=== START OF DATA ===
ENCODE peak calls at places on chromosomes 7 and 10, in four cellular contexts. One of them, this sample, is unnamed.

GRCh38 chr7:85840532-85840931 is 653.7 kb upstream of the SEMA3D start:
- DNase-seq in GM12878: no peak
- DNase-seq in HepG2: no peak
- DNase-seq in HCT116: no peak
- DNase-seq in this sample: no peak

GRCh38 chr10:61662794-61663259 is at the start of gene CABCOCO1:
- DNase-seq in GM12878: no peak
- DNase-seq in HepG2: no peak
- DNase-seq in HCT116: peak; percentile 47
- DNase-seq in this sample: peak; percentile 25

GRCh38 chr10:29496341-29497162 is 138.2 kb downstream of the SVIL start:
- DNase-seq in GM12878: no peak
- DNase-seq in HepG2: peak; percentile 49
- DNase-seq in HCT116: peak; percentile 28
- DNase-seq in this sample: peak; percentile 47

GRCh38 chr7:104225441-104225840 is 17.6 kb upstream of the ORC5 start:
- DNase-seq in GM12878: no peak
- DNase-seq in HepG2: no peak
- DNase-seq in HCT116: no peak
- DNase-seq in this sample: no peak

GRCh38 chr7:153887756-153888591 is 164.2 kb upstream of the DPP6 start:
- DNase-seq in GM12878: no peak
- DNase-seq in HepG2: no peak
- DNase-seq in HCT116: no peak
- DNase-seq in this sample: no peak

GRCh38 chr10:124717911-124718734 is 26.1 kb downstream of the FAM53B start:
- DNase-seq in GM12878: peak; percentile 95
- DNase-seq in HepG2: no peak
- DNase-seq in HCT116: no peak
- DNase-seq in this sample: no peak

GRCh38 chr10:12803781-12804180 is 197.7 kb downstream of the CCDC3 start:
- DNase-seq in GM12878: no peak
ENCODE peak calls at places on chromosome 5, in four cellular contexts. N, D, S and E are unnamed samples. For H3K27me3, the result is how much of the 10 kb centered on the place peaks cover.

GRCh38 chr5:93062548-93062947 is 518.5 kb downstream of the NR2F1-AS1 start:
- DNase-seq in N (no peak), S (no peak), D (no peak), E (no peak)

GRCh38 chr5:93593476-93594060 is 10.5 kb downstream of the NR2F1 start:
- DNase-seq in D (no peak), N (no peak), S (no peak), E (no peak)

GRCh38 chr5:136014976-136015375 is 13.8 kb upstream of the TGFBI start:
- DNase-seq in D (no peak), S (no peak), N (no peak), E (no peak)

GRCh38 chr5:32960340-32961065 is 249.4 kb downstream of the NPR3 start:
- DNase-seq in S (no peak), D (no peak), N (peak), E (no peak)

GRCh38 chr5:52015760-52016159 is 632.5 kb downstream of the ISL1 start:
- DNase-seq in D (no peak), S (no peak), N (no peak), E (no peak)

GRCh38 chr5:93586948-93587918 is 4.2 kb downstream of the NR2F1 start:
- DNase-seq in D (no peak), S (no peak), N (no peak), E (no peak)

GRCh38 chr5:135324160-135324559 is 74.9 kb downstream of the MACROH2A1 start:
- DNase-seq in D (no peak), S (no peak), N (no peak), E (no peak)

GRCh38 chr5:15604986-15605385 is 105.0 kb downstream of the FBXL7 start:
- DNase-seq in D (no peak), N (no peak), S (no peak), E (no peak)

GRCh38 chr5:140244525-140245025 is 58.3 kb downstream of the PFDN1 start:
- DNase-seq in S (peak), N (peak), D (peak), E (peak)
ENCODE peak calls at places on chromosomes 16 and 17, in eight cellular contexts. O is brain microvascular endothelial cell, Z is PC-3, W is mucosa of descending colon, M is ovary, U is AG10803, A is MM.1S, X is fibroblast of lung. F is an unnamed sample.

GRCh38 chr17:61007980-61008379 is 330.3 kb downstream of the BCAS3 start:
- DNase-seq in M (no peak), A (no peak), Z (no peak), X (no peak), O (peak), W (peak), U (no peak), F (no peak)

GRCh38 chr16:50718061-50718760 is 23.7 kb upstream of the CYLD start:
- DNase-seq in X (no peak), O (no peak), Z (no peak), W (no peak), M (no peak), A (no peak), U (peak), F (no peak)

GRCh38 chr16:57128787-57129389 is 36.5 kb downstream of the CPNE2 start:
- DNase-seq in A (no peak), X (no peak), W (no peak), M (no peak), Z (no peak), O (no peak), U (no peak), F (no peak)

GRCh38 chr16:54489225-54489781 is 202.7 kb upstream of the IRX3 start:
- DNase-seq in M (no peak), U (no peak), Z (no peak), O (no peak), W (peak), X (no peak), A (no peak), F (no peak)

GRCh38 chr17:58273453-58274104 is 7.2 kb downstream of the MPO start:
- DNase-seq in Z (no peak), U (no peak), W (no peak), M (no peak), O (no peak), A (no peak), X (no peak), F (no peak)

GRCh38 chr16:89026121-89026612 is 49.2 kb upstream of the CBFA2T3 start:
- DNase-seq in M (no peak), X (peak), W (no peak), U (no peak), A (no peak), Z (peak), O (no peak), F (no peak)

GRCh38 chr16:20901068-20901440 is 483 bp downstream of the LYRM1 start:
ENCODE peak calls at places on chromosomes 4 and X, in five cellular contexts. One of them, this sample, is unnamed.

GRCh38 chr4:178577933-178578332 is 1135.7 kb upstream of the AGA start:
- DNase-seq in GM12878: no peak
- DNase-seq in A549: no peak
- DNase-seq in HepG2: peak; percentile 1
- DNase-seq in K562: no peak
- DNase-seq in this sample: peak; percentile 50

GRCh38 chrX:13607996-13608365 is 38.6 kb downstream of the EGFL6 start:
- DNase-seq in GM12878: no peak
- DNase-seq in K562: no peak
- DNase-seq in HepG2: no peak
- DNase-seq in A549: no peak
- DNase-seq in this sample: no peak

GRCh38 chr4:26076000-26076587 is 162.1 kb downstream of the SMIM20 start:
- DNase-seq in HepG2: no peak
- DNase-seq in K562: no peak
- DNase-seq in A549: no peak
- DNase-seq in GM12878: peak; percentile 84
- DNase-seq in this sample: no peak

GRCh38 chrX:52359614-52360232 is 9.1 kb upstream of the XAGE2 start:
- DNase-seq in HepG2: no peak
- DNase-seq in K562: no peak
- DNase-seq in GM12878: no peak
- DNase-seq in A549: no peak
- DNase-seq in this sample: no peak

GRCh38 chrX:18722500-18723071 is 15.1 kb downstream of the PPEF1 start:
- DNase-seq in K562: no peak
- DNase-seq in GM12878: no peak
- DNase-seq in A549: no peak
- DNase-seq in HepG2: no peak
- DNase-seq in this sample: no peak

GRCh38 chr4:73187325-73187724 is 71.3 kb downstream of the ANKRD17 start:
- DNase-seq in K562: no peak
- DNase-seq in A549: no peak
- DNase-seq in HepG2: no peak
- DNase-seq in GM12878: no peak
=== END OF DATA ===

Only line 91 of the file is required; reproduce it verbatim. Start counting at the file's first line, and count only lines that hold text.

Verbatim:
- DNase-seq in this sample: no peak